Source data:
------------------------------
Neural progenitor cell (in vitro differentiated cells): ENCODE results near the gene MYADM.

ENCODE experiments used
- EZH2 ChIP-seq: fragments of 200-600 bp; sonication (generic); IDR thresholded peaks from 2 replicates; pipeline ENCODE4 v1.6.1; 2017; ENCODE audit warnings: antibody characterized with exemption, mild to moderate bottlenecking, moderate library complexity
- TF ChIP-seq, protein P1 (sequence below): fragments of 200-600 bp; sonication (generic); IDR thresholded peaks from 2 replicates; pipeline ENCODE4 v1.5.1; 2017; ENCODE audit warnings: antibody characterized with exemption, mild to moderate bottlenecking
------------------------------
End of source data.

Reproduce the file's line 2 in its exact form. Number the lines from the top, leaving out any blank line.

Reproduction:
ENCODE experiments used